Sunday, March 31, 2013

Lesson 5 - Going Mobile - Python on Android

Part one covers Python code modification.  Part two covers Android phone settings and configuration of Pygame Subset for Android.

Part 1

Technical points of part 1:
  • import android library and handle exceptions
  • map keyboard ESC key to Android back key (hard button) on phone
  • quit game if phone back key is pressed

Part 2

Technical points of part 2:
  • Set Android phone to debug mode
  • Configure game build with pgs4a
  • Build, package, install
  • Test game

Saturday, March 30, 2013

Lesson #4: Mouse and Touchscreen Control (taught by middle school student)

Middle school student, age 13, teaches you how to get mouse control working on the moving square.
  • Goes through event queue to check for the mouse button. event.type == MOUSEBUTTONDOWN:
  • Checks for point collision with a rectangle: collidepoint(mouse_pos)

Monday, March 18, 2013

Lesson #3 - The Moving Square

Lesson number three teaches movement in the Y axis.

The main concepts:
  • Add 1 to the y axis to move down;
  • Subtract 1 to the y axis to move up;
  • Bounds checking to detect when the square reaches the edge of the screen;
  • Conditional to change direction;
  • Clock to set the maximum Frames Per Second (FPS) that the game runs at

Lesson #2 - The Stationary Square

This lesson focuses on drawing a stationary red square.  

Main concepts:
  • Colors are set by a three number tuple (red, green, blue).  Each value ranges from 0 to 255
  • Each point on the phone screen has two numbers associated with it, the x and the y coordinate.  A single point is a pixel.  The phone screen is 480 pixels wide and 320 pixels high.
  • The rectangle is initially set by the upper left corner.  The example uses (0, 0).
  • The width and height of the rectangle are measured in pixels, 64 pixels wide and 64 pixels tall.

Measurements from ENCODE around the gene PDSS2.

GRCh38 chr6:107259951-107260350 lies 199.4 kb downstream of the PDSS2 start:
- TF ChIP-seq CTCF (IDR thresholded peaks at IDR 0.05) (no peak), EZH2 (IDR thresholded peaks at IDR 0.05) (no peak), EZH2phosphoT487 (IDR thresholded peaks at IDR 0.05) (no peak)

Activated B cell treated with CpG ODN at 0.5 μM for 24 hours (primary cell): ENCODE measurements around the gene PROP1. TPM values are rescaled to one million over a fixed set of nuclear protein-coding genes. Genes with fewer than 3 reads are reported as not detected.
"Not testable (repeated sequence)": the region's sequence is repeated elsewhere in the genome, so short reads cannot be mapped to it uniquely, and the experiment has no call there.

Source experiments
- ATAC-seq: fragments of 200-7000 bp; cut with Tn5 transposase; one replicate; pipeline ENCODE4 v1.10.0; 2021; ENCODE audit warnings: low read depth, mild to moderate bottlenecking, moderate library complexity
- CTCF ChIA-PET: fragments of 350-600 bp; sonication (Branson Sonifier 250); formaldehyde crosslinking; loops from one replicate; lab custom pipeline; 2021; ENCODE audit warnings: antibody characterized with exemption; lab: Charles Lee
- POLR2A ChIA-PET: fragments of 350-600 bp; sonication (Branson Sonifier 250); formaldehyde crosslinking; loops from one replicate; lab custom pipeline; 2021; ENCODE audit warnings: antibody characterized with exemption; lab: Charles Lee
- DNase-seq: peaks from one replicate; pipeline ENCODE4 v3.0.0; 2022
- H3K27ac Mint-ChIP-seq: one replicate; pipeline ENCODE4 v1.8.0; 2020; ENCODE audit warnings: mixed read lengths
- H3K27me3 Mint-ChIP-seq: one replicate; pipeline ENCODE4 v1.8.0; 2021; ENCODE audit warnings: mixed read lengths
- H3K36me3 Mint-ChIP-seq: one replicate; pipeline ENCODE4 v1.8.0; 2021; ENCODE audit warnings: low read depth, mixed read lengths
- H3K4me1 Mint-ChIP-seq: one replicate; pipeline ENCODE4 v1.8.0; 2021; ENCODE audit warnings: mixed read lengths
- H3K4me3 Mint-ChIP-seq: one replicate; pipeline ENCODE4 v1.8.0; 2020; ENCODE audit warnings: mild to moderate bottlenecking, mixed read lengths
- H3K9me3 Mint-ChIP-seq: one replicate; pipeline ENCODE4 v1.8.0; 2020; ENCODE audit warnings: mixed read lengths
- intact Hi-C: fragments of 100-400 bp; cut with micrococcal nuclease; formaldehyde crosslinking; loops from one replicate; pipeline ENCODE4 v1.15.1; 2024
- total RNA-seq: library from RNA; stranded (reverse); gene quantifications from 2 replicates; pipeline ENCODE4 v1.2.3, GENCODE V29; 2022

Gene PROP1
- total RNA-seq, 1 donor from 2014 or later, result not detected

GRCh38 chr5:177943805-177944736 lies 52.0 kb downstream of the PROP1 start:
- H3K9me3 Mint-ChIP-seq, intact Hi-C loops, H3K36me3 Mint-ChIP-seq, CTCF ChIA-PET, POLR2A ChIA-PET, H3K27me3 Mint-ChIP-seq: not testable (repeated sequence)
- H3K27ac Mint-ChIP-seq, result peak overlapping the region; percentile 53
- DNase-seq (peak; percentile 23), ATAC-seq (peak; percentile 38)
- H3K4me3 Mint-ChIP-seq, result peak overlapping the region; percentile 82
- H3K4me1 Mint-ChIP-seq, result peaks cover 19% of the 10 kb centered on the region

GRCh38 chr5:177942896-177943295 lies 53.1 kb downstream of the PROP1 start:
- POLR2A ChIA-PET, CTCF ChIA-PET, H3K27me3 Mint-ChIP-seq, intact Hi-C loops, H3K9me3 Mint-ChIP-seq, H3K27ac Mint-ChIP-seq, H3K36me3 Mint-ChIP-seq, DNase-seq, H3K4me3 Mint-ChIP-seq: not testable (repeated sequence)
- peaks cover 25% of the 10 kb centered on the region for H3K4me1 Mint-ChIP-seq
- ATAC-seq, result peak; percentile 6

Bonus concepts:
  • Graphics such as a cartoon girl are loaded with image.load("filename");
  • The graphic is displayed on the phone screen with blit;
  • The position of the graphic on the screen is established with a rectangle.

Lesson #1 - The Blank Screen

This is the first lesson in the Python and Pygame series.   It teaches the blank screen.   It is the basic foundation of all games.  This requires Python, Pygame, and a text editor.

This lesson was designed for middle school students.

Main concepts:

  1. Load and initialize the Pygame library;
  2. Set the size of the main screen;
  3. Create an infinite loop that runs the game until the player quits the game;
  4. Process the event queue;
  5. Handle the QUIT event;
  6. Update the screen.


Saturday, March 16, 2013

Teen to Teen: 2d Scroller Mobile Game Tutorial - Pavement

My teenage son produced a video to teach other teenagers to program.  This tutorial focuses on a moving pavement scene that scrolls from the right side of the screen to the left.  The complete code to the video is shown below.

Other videos that I made cover topics such as character animation to go with the moving pavement.

Posts on installing Pygame:

Sunday, March 10, 2013

2D Tile Game Map - Building the JSON Map File

I created a video of a very simple 2D tilemap game running on the desktop and an Android phone.  The video focuses on creating a json map file.  The video will take you through step four of the process listed below:

  1. Assemble tilesets which are pictures of grass, trees, water, rocks, bushes, houses and other graphics in the game;
  2. Assemble other sprites for graphics such as the character running around the screen;
  3. Create map data file using the Tiled map editor;
  4. Export the file to JSON format;
  5. Create a map loader in python;
  6. Use pygame to display graphics and handle player interaction;
  7. Use Pygame Subset for Android to package the Python application in Android Package format
I didn't cover how to write the map loader in this video since that video may take a long time.  The loader itself is less than a 100 lines of code.  The data structures are a bit more complex since Python loads the json file into the Python program as a nested dictionary structure.

Update Dec 2013:  Check out the code for an improved json_loader on github.

Sample game running with 2d map showing collision tiles shaded red.  Code and graphic files available on github

2nd layer of collision tiles separated out of the 3 layer map by test scripts in the game example.  Sample map included in the github package, available at the link above. 
Update December 13, 2013
Wrote a new blog post on using json_loader with examples of different types of games.

Sunday, March 3, 2013

Pygame Animation Tutorial Video

Here's a short howto video that starts off with a completely blank screen and takes you to a working animation.

I suggest you watch the video is full screen mode to see the text properly.